Convergent Design’s nanoFlash Recorder

Convergent Design’s nanoFlash recorder/player
There are times when I love watching the competitive aspects of the marketplace of our industry at work, and there are times when I find its machinations absolutely appalling.

Examples of the latter are the VHS/Betamax and Blu-ray/HD-DVD smack downs, and a great example of the former is Convergent Design’s nanoFlash, along with the entire emerging line of high quality digital video and audio field recorders.

The proliferation of HD shooting and post-production at all budget and quality levels has brought with it a demand for field recorders to provide longer shooting times, higher quality recording capabilities than those available in camcorders, and greater flexibility and efficiency in post workflows. These range widely in price and feature sets, and feature a wide variety of recording media and methods, I/O options, size, portability and configuration.

Competition and innovation from the creators of these devices have made them all more dependable, more affordable and better functioning.

Building in part on its experience in making digital video conversion hardware, Convergent Design created the Flash XDR. This is a cigar-box sized digital recorder with SD and HD-SDI inputs and outputs (and analog and digital audio I/O) that records MPEG-2 video to a block of four CompactFlash cards. Based on the success of that product, the company has launched a new sibling, the nanoFlash, which is a smaller and less expensive recording device that shares much of the design philosophy and practicalities of its bigger brother.


The nanoFlash is a heavy-duty aluminum box measuring 4.2x3.7x1.4-inches. It weighs in at less than one pound, not counting the power source. Media I/O connectors are BNC for SD and HD SDI, mini-HDMI, and 3.5 mm, for stereo analog audio in and out. A 4-pin Hirose connector carries power and also functions as the power switch, while a 10-pin Hirose connector carries LTC and remote signals; both plugs lock positively. Two CompactFlash cards slots are on the side, with an eject button and a status LED for each. The top panel has an LCD control and status screen along with eight membrane buttons for operation and menu navigation. The capabilities of the nanoFlash are determined by its firmware. They are user upgradeable and in a state of constant improvement and development. This by no means implies any instability or less than professional level functionality.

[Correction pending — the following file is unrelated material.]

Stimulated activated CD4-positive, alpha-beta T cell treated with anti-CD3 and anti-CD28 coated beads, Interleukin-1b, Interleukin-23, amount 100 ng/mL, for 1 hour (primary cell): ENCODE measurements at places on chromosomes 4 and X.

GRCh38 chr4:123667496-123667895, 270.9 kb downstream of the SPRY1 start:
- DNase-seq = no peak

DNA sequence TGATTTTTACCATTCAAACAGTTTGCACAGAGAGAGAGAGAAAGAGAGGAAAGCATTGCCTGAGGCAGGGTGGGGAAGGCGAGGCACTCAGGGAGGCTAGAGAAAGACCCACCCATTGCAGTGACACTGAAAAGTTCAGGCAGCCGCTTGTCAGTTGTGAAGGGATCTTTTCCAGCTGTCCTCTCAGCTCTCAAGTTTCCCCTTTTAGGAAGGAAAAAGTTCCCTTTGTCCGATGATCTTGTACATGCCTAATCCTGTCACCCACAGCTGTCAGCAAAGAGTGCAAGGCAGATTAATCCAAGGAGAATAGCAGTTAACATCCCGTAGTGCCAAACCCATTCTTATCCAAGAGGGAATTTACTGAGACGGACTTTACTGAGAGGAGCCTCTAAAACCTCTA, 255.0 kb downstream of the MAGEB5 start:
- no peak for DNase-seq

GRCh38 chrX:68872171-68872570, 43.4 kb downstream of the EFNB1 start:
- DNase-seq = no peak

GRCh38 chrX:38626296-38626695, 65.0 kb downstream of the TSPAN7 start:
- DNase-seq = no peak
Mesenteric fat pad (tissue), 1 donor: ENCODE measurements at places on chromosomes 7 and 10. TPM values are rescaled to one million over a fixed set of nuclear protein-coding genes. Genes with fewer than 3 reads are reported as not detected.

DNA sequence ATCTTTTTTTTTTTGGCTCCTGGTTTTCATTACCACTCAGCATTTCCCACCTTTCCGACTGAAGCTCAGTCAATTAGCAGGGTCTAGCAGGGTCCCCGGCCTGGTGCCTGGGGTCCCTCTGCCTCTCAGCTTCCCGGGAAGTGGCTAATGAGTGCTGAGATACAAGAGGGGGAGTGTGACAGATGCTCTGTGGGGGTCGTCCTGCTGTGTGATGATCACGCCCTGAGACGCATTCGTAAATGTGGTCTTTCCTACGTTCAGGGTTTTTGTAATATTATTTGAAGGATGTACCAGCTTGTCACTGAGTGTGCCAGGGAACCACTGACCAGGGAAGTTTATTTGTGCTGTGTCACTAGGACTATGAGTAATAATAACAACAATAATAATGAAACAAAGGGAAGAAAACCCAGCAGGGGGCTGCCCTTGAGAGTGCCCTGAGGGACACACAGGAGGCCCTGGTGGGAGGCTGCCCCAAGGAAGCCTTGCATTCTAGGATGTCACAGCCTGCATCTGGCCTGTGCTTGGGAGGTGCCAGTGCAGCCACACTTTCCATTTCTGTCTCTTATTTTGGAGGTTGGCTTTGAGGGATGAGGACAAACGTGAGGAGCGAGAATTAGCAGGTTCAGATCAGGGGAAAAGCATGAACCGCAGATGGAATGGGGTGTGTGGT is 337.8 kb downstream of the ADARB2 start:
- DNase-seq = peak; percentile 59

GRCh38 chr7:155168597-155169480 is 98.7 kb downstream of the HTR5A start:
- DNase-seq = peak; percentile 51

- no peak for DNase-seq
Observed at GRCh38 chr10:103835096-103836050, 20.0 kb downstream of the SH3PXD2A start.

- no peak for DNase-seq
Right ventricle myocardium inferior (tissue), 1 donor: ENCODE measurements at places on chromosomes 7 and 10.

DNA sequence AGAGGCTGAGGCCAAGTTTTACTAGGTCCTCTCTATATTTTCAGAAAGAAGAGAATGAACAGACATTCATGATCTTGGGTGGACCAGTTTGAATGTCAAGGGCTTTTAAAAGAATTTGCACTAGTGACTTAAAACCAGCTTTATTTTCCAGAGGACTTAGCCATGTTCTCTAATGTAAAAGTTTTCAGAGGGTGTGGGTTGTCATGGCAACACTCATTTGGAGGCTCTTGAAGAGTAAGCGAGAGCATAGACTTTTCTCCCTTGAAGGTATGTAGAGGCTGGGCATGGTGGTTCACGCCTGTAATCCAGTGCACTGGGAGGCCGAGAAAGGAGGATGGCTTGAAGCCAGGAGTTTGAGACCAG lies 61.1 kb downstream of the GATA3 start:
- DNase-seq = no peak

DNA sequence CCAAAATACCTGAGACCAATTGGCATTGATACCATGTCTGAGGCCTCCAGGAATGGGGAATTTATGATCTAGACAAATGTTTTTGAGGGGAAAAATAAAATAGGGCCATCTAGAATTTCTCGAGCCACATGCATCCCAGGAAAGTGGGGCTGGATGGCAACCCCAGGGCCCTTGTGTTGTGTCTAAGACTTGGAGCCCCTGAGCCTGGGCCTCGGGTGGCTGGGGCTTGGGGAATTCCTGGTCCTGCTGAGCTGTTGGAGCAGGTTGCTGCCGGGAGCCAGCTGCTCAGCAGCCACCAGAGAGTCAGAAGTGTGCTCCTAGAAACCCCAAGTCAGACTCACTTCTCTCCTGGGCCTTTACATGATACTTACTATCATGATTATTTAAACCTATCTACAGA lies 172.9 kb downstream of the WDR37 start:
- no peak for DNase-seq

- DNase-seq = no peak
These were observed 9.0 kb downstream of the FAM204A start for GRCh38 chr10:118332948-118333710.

The control screen provides easy-to-read operating information about each card’s status and capacity, timecode, audio levels, video recording format and data rate, clip name or number and functional status. Below the operations screen are transport and menu navigation buttons, which are easy to see and operate.

The unit can record the XDCAM 4:2:2 MPEG-2 stream as SD (16:9 or 4:3) or HD, NTSC or PAL, and QuickTime or MXF files at data rates from 18 to 180 Mbps, using Long GOP compression (12-15 frames at a time), and from 100 to 280 Mbps, using I-Frame (each frame separately compressed).

It can also record MPEG files directly in SD at 5 - 9 Mbps or in HD at 19, 25, or 35 Mbps, for direct use in SD or Blu-ray DVDs. Supported input formats include 486i/576i, 720p, 1080psf, and 1080i at all the usual NTSC and PAL frame rates.

While the nanoFlash cannot perform up, down, or cross conversion, it can remove pulldown on 1080 and 720 sources and record 23.98/24/25 fps. And thanks to the latest firmware update, the nanoFlash can record up to eight channels of audio, and offers the possibility of monitoring any of the four stereo channel pairs. The unit records to the two storage cards, formatted as FAT32, and sequentially, fills up the first card and then begins recording seamlessly to the second. Convergent Design’s Website maintains a list of approved Compact Flash cards and the data rates they will support.

In addition to video and audio I/O selection—either SDI or HDMI input (with both SDI and HDMI active for output) and audio channels for input and monitoring—the menu structure provides for an ever-growing list of functions. These include a pre-record buffer of four to seven seconds, depending on the selected bit-rate; loop record, in which the first card is filled, then the second, then the first is overwritten and recorded anew, etc. There’s a time lapse mode, which is I-frame only, and allows a pre-selected interval (hours, minutes, seconds) to be recorded at any supported bit-rate. Other modes include duration recording, in which each record session lasts for a pre-set (hours, minutes, seconds) duration; loop playback; variable frame rate recording, in which the user specifies the base or recorded rate (24, 25, 30, 50, or 60 fps) and the crank, or preserved, frame rate in I-frame-only. The unit also has a power saving setting and a trigger mode, which sets the manner in which it goes into record mode—either through incoming advancing timecode or through the record button on the front panel.